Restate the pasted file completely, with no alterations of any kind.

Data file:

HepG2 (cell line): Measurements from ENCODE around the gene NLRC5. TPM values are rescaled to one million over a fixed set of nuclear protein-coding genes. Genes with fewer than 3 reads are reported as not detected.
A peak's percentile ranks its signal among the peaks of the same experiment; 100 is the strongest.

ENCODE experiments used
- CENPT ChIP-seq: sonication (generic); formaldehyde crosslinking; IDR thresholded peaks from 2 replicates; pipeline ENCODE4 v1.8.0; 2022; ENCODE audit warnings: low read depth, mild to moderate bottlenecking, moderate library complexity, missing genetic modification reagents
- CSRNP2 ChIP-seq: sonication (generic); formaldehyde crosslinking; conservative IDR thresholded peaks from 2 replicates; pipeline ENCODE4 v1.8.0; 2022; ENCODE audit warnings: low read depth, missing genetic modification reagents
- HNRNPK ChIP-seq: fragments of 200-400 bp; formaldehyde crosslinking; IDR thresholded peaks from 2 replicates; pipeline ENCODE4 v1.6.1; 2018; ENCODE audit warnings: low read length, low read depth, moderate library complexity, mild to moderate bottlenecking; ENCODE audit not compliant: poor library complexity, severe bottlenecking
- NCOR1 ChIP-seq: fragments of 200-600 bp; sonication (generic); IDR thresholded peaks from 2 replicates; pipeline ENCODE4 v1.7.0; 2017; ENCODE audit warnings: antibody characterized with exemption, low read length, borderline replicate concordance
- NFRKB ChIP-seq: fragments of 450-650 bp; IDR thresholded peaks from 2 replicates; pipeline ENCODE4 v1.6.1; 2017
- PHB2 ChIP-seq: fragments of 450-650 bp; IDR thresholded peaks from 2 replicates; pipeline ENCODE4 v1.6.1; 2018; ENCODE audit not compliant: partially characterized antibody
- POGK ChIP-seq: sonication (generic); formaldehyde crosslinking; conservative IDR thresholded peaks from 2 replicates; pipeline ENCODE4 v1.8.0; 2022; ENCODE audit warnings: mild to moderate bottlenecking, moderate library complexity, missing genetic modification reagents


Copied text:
HepG2 (cell line): Measurements from ENCODE around the gene NLRC5. TPM values are rescaled to one million over a fixed set of nuclear protein-coding genes. Genes with fewer than 3 reads are reported as not detected.
A peak's percentile ranks its signal among the peaks of the same experiment; 100 is the strongest.

ENCODE experiments used
- CENPT ChIP-seq: sonication (generic); formaldehyde crosslinking; IDR thresholded peaks from 2 replicates; pipeline ENCODE4 v1.8.0; 2022; ENCODE audit warnings: low read depth, mild to moderate bottlenecking, moderate library complexity, missing genetic modification reagents
- CSRNP2 ChIP-seq: sonication (generic); formaldehyde crosslinking; conservative IDR thresholded peaks from 2 replicates; pipeline ENCODE4 v1.8.0; 2022; ENCODE audit warnings: low read depth, missing genetic modification reagents
- HNRNPK ChIP-seq: fragments of 200-400 bp; formaldehyde crosslinking; IDR thresholded peaks from 2 replicates; pipeline ENCODE4 v1.6.1; 2018; ENCODE audit warnings: low read length, low read depth, moderate library complexity, mild to moderate bottlenecking; ENCODE audit not compliant: poor library complexity, severe bottlenecking
- NCOR1 ChIP-seq: fragments of 200-600 bp; sonication (generic); IDR thresholded peaks from 2 replicates; pipeline ENCODE4 v1.7.0; 2017; ENCODE audit warnings: antibody characterized with exemption, low read length, borderline replicate concordance
- NFRKB ChIP-seq: fragments of 450-650 bp; IDR thresholded peaks from 2 replicates; pipeline ENCODE4 v1.6.1; 2017
- PHB2 ChIP-seq: fragments of 450-650 bp; IDR thresholded peaks from 2 replicates; pipeline ENCODE4 v1.6.1; 2018; ENCODE audit not compliant: partially characterized antibody
- POGK ChIP-seq: sonication (generic); formaldehyde crosslinking; conservative IDR thresholded peaks from 2 replicates; pipeline ENCODE4 v1.8.0; 2022; ENCODE audit warnings: mild to moderate bottlenecking, moderate library complexity, missing genetic modification reagents